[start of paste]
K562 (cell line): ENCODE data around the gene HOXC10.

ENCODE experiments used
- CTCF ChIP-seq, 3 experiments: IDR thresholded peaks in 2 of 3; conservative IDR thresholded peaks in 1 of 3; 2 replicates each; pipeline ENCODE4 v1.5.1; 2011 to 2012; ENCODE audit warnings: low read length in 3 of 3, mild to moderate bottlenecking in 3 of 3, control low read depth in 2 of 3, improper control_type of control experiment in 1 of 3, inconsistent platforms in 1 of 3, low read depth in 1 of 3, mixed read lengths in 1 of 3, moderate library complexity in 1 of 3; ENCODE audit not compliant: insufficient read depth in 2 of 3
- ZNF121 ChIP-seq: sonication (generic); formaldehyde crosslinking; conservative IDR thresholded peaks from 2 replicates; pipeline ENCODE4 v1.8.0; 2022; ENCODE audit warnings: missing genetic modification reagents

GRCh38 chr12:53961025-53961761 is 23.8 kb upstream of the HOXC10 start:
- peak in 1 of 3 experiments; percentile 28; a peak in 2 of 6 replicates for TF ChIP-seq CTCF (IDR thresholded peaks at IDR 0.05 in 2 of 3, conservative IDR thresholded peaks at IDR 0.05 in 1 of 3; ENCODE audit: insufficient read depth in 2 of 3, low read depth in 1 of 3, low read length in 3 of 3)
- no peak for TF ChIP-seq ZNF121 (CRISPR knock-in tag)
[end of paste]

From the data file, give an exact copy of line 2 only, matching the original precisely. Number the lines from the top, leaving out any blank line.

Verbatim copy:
ENCODE experiments used